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EVIDENCE #7

Natural selection can be seen to have insurmountable social and practical inconsistencies.

Socially, natural selection argues that the best and fittest society would be one where its' individuals look out only for themselves and would advance themselves, if possible, at the expense of others. It would even destroy others if possible. Thus barbarianism is demanded by natural selection with the destruction of the weak and the free domain of the powerful. It demands total annihilation of anything weaker than necessary and the ruling of anyone more powerful than others. People exhibit mercy, pity, and morality, all of which inhibit natural selection.

Practically, natural selection has the following and many other inconsistencies: (a.) The natural selection process could not have the forethought to allow an organism to become worse temporarily in order to ultimately form an eye, for example. (b.) Natural selection requires that organisms began as crude, yet an organism could not have survived without basic intricate functions such as respiration and reproduction. These had to exist from the beginning of the organism. (c.) Our bodies depend on systems that run according to intricate order such as from DNA. A system dependent on order cannot be created by disorder.

  1. Socially, natural selection requires barbarianism. One famous author, favorable to natural selection, admits, "Barbarism is the only process by which man has organically progressed and civilization is the only process by which he has declined. Civilization is the most dangerous enterprise on which man has ever set." ([4], p.350)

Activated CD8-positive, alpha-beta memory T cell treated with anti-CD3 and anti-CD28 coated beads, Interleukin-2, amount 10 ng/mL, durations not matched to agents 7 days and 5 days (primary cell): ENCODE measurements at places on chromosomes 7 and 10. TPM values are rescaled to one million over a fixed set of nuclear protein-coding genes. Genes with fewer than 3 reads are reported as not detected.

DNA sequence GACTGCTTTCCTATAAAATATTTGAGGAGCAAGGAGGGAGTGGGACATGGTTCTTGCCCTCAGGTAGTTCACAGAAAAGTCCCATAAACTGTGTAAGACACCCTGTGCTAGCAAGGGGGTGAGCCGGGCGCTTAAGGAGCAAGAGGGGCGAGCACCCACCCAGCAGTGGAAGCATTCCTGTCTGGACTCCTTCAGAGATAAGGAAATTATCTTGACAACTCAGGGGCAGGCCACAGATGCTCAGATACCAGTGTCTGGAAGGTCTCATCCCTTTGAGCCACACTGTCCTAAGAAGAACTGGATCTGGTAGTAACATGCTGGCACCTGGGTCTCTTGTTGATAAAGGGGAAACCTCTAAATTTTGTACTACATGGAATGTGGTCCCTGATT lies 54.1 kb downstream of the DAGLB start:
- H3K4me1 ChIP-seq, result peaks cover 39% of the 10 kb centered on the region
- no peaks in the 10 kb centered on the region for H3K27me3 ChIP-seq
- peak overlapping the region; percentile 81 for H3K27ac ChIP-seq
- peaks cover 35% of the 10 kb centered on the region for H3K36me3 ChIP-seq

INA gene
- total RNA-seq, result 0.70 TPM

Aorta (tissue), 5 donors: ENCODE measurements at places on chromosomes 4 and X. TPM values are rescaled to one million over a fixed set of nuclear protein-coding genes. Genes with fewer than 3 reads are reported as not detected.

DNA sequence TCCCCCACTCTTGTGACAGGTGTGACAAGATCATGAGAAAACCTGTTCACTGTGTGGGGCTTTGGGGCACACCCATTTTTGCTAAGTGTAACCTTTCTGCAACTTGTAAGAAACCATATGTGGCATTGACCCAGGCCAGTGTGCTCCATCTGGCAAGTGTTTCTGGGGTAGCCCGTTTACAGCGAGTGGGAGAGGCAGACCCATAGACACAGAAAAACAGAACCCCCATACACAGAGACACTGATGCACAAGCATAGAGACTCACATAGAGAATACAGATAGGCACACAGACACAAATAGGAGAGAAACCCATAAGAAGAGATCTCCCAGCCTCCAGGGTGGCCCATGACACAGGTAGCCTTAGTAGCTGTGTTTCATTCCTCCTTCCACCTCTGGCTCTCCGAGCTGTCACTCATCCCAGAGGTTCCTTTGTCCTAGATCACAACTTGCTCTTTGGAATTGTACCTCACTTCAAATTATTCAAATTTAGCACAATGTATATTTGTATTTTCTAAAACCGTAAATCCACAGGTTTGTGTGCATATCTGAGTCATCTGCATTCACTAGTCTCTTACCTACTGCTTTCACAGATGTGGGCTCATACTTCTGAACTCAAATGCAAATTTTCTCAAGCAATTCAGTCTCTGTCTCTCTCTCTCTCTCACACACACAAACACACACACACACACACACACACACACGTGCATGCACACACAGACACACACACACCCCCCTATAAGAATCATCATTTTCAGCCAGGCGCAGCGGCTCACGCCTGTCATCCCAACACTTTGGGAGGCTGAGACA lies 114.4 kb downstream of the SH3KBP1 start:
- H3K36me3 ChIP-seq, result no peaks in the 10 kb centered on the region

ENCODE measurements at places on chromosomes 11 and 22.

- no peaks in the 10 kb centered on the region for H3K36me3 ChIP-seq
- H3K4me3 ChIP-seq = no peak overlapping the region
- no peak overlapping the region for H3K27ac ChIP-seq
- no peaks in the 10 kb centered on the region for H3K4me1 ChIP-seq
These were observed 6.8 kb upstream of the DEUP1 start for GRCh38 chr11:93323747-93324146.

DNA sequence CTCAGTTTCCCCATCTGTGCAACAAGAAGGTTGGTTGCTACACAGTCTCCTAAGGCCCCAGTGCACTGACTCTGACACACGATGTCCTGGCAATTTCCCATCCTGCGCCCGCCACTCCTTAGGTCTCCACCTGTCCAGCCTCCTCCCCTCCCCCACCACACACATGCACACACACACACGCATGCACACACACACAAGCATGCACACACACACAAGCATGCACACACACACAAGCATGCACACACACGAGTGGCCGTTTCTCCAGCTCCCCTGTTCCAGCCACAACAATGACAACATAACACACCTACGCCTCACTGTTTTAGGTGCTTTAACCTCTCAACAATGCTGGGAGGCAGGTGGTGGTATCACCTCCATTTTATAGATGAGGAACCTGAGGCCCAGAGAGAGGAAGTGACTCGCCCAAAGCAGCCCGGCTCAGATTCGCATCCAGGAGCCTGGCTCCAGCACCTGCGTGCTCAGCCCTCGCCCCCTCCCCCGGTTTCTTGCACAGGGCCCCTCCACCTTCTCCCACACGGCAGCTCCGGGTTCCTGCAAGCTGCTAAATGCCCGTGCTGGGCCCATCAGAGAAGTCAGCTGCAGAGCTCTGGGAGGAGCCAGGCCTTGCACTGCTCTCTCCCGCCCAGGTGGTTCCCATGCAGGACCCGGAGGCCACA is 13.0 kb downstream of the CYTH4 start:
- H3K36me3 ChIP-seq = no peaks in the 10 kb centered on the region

2. It lacks mercy and pity and anything else that might make us moral or even social and not harmful. "No more cruel doctrine was ever promulgated. Those who believe it are robbed of the pity and mercy that comes of civilization." ([4], p.350)
  3. Natural Selection commends savages who eliminate the weak. It commended the ruthless takeover of the Native Indian of North America, the destruction of Jews in the Holocaust, and all other acts where the powerful ruthlessly have their way. It names all who kill as better. It would name a country that destroys all others as best.
  4. Natural Selection argues against such things as vaccinations that help the weak. It demands that the weaker not reproduce so that society not be `dragged down'.
  5. Even animals, however, exhibit altruism. Walruses sacrifice their lives for their young. Some heard animals provide warning signals for the herd which put themselves at personal risk. Bees and ants function together and not merely in competition. And, of course, so do people do all these things. Yet Darwin stated, "If it could be proved that any species had been formed for the exclusive good of another species, it would annihilate my theory for such could not have been produced through natural selection. ([11], p.30)
  6. Natural selection, practically speaking, is impossible. "How can such things be built up by infinitesimally small inherited variations each profitable to the preserved being? The first step towards a new function such as vision or the ability to fly would not necessarily provide any advantage unless the other parts required for the function appeared at the same time." ([11], p.?)